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Posted on Jan 30, 04:03PM | IBNS
New Delhi, Jan 30 : An independent scientific analysis released by environmental organization Greenpeace India exposed major flaws in the Genetically Modified (GM) corn biosafety assessment process by the regulatory bodies in India.
Greenpeace India had asked Testbiotech, an independent research agency, to assess data presented by the US biotech giant, Monsanto, to the Indian authorities 'for biosafety tests prior to commercial approval' of its GM corn variety.
The stacked gene GM corn (MON89034xNK603 ) with bacterial genes for pest resistance and herbicide tolerance leads the GM crop approval pipeline and has been released into fields several times in the past 4 years in the name of field trials .
The biosafety and field trials data of the said GM corn data was accessed by Greenpeace through RTI procedures from the Department of Biotechnology (DBT) and Genetic Engineering Appraisal Committee (GEAC), which is the nodal agency for all environmental releases of GMOs in India.
The RTI exercise also saw the CPIO of DBT being reprimanded by the Appellate Authority for providing wrong information to the applicant.
"On one hand the GM regulatory system in our country tries to hide crucial public information like the biosafety data of GM crops and on the other hand allows open field trials of them, which can lead to contamination of our food and seed supply chain. These field trials have been permitted for the last 4 years without biosafety studies being completed," said Shivani Shah, Sustainable Agriculture campaigner, Greenpeace India.
According to the response received from DBT, these trials were permitted based on biosafety data generated by Monsanto itself in its labs in USA.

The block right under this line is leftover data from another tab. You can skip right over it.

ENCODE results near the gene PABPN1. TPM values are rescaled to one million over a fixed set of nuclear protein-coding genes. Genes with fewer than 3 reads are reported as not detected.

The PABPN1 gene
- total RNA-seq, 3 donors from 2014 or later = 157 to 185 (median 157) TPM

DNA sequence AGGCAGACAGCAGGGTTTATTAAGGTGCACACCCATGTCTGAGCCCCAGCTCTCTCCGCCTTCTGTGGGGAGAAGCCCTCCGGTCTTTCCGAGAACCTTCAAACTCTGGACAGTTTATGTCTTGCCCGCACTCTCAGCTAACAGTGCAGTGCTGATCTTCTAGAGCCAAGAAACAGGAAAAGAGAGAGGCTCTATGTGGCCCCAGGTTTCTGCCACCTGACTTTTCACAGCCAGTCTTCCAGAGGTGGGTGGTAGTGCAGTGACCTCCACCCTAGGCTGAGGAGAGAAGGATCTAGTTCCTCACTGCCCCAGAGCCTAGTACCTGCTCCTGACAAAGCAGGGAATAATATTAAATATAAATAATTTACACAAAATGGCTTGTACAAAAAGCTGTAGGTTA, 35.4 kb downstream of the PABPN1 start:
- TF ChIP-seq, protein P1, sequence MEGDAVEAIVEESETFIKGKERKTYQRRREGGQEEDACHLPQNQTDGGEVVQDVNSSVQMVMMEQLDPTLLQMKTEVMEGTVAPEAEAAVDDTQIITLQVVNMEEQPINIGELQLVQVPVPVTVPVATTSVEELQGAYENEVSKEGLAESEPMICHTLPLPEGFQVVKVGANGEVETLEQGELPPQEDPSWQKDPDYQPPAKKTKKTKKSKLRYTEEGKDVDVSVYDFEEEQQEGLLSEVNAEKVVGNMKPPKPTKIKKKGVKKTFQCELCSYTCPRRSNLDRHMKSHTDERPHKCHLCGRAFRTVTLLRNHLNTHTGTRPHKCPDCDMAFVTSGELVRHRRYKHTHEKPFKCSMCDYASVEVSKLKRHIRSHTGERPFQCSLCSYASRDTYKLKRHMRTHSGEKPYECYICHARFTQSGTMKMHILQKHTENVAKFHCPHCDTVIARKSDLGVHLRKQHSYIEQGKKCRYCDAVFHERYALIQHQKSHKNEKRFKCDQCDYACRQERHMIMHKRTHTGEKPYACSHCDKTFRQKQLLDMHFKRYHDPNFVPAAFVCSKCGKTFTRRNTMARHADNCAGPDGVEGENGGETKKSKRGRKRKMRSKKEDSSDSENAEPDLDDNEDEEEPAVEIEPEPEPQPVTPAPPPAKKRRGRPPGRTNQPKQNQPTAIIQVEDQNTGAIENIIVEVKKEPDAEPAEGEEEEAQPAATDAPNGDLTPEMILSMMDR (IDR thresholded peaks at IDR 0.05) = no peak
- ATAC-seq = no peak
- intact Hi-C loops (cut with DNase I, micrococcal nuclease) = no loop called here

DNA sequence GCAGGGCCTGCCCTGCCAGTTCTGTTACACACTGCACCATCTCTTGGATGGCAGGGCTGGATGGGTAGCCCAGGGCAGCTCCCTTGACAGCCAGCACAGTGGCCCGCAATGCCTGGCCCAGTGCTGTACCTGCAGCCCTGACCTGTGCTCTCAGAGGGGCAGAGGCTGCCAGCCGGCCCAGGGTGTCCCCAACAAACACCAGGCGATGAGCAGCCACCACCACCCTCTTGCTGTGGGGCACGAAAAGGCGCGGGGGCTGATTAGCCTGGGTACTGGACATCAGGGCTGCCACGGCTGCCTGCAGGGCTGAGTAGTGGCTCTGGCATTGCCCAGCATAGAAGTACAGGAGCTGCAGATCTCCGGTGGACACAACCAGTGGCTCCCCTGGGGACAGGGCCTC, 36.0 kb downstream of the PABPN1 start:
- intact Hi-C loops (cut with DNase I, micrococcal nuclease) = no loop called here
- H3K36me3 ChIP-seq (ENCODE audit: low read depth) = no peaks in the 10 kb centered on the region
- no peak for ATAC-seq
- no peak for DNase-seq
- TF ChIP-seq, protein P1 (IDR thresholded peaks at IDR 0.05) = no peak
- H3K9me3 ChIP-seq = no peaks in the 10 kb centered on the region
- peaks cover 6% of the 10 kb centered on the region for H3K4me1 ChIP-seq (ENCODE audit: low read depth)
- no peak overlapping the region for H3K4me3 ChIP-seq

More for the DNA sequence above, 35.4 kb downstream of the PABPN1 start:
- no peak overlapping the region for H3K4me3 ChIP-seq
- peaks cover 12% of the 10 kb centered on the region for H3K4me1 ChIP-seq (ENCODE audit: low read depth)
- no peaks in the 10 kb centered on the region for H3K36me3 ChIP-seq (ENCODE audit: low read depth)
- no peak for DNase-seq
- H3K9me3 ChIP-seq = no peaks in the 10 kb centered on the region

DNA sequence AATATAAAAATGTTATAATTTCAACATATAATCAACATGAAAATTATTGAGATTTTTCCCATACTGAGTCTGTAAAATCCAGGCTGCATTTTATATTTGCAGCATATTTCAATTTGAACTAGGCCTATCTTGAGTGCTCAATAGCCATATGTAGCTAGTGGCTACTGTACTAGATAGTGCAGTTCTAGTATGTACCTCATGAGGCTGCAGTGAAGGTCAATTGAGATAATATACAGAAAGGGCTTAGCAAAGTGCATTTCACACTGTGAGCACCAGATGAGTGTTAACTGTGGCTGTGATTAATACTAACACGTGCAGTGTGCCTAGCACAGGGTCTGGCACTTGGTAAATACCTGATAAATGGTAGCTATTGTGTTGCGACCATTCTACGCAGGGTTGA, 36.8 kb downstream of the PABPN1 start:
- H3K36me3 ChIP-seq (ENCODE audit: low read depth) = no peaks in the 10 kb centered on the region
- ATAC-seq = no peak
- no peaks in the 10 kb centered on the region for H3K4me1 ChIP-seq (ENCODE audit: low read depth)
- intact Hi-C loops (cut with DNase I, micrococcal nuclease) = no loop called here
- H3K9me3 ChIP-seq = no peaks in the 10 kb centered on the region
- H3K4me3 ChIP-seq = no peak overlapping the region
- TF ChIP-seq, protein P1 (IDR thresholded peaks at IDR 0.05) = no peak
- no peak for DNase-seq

The Testbiotech analysis highlights that even those assessments' presented have been found to be incomplete and lacking in scientific rigor, said Greenpeace.
"Interestingly most of the data provided was for the parent lines with the single genes with almost no studies on the stacked gene corn for which was the application," it said.
The review report concluded that based on the data presented by Monsanto, no decisions can be taken on the safety of the plants.
Apart from missing data and inadequate investigations, there are in fact substantial indications for health and environmental risks, said Greenpeace.
This stacked gene variety of Monsanto's corn had been in controversy earlier in 2011 when Greenpeace had exposed grave violations of field trial rules by the company in its trials at Bijapur District in Karnataka.
"In the light of increasing evidences of failure of the GM regulatory system in India and the potential impacts of GM crops to our health, environment and socioeconomic realities," said Greenpeace.
Greenpeace India demanded Union Environment and Forests Minister Jayanthi Natarajan, under whom sits the Genetic Engineering Approval Committee (GEAC), to stop all open releases of GM crops, including those for field trials.